I'd also mention Calvin Baker, whose youngish but an amazing writer. We were friends in college, where he studied with Caryl Phillips. His most recent novel is Once Two Heroes, and biased though I admittedly am, I thought it deserved more attention than it received.

Posted by: CAAF at October 9, 2004 09:26 AM

By the way, if anybody has any suggestions for a well-written book-themed blog created by a blatantly self-identifying "black writer" I can add to the blogroll, fire away and I'll take a look. It would make Amy Alexander happy...though I must say I find her assumption that all the bloggers on my blogroll are "white," when she knows very little if anything about them, very, very prejudiced of her. As is her assumption that the only subject of interest to "black writers" would be "black culture."

Posted by: editor at October 9, 2004 12:13 PM

Read the bulk of Everett's work and you'll realize just how foolish her assumption is. Besides "Erasure," which takes on that very idea, none of his books is specifically about black culture.

Posted by: Dan Wickett at October 9, 2004 12:19 PM

Amen to Dan's remark's about Percival, "Damned if I Do", coming out (or already) out via Graywolf Press.

Posted by: birnbaum at October 9, 2004 01:32 PM


It's in stores now, a local Borders actually had about eight copies of it (though they were placed on the table highlighting African-American fiction, next to the Dickey's and the like. I'm sure he'd be thrilled.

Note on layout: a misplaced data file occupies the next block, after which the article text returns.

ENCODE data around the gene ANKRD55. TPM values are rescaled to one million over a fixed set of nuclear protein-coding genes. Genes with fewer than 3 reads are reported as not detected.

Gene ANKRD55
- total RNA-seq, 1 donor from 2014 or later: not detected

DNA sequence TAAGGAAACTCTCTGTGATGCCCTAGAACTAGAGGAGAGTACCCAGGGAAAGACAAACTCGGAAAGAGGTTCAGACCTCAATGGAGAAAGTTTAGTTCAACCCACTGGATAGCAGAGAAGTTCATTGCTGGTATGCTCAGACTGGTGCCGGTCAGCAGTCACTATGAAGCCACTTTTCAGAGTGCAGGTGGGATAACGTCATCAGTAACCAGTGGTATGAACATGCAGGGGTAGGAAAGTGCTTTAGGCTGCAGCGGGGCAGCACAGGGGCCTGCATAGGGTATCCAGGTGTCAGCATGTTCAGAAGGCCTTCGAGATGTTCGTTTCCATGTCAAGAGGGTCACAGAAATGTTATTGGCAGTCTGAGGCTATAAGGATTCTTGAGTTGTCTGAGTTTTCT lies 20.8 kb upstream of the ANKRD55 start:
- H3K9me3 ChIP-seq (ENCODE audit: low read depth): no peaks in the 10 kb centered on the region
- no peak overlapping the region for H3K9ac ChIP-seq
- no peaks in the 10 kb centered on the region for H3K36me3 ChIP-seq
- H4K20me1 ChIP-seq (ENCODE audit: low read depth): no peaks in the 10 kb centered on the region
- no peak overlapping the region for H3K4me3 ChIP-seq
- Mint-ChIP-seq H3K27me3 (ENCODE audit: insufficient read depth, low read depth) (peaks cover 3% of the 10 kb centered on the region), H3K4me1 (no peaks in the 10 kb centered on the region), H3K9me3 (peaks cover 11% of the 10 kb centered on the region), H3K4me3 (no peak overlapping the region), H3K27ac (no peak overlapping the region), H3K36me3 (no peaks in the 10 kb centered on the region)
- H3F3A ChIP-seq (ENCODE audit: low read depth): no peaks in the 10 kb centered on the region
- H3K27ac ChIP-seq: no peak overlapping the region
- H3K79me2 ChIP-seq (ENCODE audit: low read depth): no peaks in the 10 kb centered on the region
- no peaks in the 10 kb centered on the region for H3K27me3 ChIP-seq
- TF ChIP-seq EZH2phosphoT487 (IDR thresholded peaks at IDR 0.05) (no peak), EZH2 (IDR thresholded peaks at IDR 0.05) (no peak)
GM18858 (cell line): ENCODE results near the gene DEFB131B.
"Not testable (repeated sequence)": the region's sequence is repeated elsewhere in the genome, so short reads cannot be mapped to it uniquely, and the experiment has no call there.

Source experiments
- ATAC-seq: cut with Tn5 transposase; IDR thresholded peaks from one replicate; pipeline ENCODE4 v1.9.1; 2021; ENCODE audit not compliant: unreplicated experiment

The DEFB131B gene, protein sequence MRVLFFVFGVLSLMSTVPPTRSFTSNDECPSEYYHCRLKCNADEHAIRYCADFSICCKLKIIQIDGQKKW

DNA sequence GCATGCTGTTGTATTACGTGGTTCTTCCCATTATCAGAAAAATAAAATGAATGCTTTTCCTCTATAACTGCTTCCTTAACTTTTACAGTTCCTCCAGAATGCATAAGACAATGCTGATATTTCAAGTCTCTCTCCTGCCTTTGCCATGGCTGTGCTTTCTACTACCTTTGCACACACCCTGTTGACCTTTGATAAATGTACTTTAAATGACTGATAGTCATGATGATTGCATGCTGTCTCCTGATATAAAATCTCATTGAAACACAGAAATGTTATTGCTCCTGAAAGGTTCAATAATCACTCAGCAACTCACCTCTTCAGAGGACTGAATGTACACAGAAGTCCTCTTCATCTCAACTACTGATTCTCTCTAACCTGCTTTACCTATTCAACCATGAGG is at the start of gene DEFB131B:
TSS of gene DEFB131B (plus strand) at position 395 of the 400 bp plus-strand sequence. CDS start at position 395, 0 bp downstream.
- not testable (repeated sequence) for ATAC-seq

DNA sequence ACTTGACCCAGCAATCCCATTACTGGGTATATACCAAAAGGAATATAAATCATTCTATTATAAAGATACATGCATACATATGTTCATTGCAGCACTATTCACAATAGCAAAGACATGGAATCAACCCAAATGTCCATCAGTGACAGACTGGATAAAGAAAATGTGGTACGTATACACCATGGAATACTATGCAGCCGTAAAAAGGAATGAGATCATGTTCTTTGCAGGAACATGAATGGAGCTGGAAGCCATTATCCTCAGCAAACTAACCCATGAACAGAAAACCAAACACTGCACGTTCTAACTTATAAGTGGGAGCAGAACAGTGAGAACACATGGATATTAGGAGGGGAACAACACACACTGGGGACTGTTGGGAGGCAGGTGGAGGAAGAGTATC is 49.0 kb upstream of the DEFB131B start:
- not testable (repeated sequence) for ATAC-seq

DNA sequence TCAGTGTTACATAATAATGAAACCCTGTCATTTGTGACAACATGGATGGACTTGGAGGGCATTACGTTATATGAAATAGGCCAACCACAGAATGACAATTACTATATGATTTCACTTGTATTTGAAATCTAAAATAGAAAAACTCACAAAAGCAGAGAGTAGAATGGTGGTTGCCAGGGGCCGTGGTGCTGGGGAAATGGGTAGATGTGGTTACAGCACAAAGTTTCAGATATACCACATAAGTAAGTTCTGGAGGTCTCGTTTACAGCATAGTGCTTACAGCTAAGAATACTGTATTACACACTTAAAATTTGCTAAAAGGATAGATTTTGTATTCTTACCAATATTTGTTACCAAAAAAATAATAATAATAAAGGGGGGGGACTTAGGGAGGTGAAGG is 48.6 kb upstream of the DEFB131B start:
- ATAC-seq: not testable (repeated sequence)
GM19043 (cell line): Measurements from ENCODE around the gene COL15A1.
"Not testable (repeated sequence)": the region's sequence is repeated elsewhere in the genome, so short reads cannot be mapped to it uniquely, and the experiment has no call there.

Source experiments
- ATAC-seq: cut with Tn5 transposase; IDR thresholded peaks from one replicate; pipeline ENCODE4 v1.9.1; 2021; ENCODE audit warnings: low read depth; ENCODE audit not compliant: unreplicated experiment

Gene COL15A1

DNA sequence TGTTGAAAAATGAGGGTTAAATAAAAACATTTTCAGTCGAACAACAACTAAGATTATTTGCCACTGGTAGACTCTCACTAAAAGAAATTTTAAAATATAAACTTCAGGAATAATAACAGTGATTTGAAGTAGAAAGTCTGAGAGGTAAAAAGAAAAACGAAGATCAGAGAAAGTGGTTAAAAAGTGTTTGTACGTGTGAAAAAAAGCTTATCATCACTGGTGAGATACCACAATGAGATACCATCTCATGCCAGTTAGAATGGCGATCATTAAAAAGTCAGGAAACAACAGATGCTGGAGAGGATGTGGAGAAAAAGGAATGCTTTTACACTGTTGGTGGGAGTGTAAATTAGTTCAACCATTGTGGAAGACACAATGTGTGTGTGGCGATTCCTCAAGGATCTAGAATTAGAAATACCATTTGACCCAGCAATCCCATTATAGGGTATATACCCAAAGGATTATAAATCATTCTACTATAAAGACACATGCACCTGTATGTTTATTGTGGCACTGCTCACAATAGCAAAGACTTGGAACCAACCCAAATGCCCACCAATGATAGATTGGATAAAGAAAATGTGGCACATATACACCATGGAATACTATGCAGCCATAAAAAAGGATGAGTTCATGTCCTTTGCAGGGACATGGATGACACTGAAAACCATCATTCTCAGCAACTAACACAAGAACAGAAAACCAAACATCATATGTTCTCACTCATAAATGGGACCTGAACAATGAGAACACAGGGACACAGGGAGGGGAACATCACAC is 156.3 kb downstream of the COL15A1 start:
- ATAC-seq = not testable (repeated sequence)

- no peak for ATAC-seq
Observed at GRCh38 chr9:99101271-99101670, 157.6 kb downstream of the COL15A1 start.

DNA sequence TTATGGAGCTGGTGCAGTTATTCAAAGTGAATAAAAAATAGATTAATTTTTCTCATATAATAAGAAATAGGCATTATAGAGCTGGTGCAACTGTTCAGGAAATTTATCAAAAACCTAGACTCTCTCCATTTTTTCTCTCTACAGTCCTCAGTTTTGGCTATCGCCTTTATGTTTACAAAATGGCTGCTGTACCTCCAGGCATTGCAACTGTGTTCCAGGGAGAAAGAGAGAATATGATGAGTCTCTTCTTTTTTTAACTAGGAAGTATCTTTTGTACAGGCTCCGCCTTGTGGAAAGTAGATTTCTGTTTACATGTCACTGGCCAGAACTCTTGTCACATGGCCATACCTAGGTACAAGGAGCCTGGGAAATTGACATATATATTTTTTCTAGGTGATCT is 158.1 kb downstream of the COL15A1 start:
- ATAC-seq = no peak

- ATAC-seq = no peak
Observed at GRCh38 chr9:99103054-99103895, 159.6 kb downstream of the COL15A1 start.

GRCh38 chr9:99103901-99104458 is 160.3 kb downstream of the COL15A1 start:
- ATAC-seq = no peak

Posted by: Dan Wickett at October 9, 2004 02:10 PM

I just happen to stumble on this website after a few weeks and look what I see.Wow.

Either someone is intent on embarrasing Stanley Crouch or he is the sorriest little pseudo intellectual gangsta I have ever read in my life. Dont let it bug you, he's said and done worse to many people.

Once again, wow. How little. How petty. How little and petty. I'll probably say a little more on the subject.

Posted by: robert lashley at October 9, 2004 06:27 PM

Supplementing Birnbaum's list:
It's Soyinka, no?
Nalo Hopkinson
Gayl Jones
Don Belton
Mel Watkins
Paule Marshall
. . . and there may be some earlier Dyson prose that was not, how do you say it, phoned in . . .

Posted by: Josh Lukin at October 10, 2004 03:24 AM

Right you are Josh. As Billy Wilder and Anthony Lane attest, nobody's perfect:

Patricia Powell
Octavia Butler

Posted by: birnbaum at October 10, 2004 06:24 AM

Has Don Belton published anything besides his first novel? That, from what I remember (I read it when he was a visiting prof. at UM back in 88), was a really good book and I've never seen it, or any others, since.

Nettie Jones wrote a couple of really good novels back around that time frame as well.


Posted by: Dan Wickett at October 10, 2004 07:39 AM

Oh, and don't forget Gloria Naylor, whose Mama Day is one of my all-time favorites.

Posted by: CAAF at October 10, 2004 08:11 AM

No black bloggers? Tsk. Now that's a goddamned shame. Follow the link, kiddies.

Posted by: Cobb at October 10, 2004 05:28 PM

Two points of clarification. First, I never suggested there were no black bloggers writing about books, just that I hadn't found any and welcomed suggestions--although I guess you could just be chastising the audience for not having come up with any names on their own.

Second, as well-written as your blog seems to be now that I'm looking at it, it's not book-themed. It's good, and I recommend folks follow the link--it'll probably shake up a lot of my readers, but that's not a bad thing--but it's not quite the blog I was looking for.

Posted by: editor at October 10, 2004 05:42 PM

A really good black blog, in my estimation, is Negrophile. Chock fulla links, along with relevant news stories and commentary you probably wouldn't find elsewhere.

Posted by: Gabrielle Daniels at October 11, 2004 11:04 AM

Percival Everett is an author who happens to be black.

Posted by: Gabrielle Daniels at October 11, 2004 11:06 AM